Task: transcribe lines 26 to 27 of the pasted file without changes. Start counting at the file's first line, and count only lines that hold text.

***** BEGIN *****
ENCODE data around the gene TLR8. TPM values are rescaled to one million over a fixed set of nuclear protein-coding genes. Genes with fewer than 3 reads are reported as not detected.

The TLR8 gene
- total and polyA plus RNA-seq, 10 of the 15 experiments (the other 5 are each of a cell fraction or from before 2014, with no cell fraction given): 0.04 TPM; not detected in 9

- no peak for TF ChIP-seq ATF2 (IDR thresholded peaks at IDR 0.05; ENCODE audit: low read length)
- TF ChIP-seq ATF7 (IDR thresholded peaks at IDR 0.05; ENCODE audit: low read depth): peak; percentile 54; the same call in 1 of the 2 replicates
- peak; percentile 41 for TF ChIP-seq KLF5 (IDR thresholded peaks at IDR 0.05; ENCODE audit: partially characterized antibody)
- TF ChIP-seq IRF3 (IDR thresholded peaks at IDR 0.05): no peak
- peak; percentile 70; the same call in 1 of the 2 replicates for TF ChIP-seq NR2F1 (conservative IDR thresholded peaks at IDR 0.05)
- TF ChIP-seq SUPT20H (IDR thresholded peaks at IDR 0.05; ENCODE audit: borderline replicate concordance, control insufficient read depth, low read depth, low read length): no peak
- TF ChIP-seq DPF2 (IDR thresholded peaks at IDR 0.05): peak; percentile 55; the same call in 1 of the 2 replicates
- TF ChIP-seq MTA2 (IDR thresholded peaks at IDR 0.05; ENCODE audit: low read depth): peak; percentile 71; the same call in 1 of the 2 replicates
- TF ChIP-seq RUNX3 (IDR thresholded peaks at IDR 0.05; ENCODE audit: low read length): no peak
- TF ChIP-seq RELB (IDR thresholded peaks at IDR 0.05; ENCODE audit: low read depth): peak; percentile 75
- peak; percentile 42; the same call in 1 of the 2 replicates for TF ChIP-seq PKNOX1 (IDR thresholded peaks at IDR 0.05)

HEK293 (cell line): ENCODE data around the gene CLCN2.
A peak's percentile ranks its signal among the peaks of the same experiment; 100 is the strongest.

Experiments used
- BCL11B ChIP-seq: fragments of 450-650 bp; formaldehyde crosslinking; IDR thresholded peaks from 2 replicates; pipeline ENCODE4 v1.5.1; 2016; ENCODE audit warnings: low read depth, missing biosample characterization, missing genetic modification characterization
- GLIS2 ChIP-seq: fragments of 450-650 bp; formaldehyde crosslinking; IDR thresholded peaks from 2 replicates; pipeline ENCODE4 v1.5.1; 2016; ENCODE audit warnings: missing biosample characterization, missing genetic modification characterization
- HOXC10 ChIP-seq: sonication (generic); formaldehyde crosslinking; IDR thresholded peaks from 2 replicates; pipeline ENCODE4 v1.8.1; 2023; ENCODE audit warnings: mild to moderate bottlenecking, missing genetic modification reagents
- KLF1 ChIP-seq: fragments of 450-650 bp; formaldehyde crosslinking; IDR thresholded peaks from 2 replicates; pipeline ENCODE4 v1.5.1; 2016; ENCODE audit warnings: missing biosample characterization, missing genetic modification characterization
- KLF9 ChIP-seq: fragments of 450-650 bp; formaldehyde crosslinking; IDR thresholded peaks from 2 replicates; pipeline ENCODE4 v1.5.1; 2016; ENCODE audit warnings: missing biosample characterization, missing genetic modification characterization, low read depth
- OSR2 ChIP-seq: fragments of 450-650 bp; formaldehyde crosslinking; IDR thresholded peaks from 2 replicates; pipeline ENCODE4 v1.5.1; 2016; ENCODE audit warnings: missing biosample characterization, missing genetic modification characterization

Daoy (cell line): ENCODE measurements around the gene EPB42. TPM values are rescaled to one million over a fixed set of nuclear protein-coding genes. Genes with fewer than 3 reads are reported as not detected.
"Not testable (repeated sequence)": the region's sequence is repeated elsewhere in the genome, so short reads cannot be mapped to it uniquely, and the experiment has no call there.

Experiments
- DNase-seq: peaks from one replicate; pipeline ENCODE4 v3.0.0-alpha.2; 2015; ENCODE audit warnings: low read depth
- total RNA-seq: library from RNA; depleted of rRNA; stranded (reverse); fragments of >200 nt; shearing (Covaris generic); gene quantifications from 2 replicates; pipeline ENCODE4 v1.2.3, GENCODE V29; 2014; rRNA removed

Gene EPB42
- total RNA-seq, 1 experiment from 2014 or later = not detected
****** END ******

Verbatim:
Experiments
- DNase-seq: peaks from one replicate; pipeline ENCODE4 v3.0.0-alpha.2; 2015; ENCODE audit warnings: low read depth